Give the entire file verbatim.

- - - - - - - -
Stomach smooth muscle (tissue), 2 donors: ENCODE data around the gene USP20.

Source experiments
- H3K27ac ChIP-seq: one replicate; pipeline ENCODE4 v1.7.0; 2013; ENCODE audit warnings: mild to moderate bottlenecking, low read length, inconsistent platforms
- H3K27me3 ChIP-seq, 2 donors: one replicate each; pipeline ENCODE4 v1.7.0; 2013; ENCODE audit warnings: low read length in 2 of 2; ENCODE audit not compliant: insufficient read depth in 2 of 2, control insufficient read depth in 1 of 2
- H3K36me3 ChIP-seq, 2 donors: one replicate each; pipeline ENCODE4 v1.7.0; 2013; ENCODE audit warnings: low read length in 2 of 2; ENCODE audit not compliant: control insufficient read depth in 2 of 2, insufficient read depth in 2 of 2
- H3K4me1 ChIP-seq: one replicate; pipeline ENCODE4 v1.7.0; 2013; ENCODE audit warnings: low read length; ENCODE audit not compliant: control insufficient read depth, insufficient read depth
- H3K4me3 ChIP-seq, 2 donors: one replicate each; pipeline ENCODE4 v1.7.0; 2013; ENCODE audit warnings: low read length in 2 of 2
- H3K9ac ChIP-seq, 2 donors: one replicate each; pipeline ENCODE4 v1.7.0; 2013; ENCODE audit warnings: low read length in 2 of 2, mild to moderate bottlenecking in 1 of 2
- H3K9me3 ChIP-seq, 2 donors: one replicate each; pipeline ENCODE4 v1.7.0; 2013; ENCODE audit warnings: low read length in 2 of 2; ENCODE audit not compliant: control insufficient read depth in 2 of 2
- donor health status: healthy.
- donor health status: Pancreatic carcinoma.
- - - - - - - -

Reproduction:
Stomach smooth muscle (tissue), 2 donors: ENCODE data around the gene USP20.

Source experiments
- H3K27ac ChIP-seq: one replicate; pipeline ENCODE4 v1.7.0; 2013; ENCODE audit warnings: mild to moderate bottlenecking, low read length, inconsistent platforms
- H3K27me3 ChIP-seq, 2 donors: one replicate each; pipeline ENCODE4 v1.7.0; 2013; ENCODE audit warnings: low read length in 2 of 2; ENCODE audit not compliant: insufficient read depth in 2 of 2, control insufficient read depth in 1 of 2
- H3K36me3 ChIP-seq, 2 donors: one replicate each; pipeline ENCODE4 v1.7.0; 2013; ENCODE audit warnings: low read length in 2 of 2; ENCODE audit not compliant: control insufficient read depth in 2 of 2, insufficient read depth in 2 of 2
- H3K4me1 ChIP-seq: one replicate; pipeline ENCODE4 v1.7.0; 2013; ENCODE audit warnings: low read length; ENCODE audit not compliant: control insufficient read depth, insufficient read depth
- H3K4me3 ChIP-seq, 2 donors: one replicate each; pipeline ENCODE4 v1.7.0; 2013; ENCODE audit warnings: low read length in 2 of 2
- H3K9ac ChIP-seq, 2 donors: one replicate each; pipeline ENCODE4 v1.7.0; 2013; ENCODE audit warnings: low read length in 2 of 2, mild to moderate bottlenecking in 1 of 2
- H3K9me3 ChIP-seq, 2 donors: one replicate each; pipeline ENCODE4 v1.7.0; 2013; ENCODE audit warnings: low read length in 2 of 2; ENCODE audit not compliant: control insufficient read depth in 2 of 2
- donor health status: healthy.
- donor health status: Pancreatic carcinoma.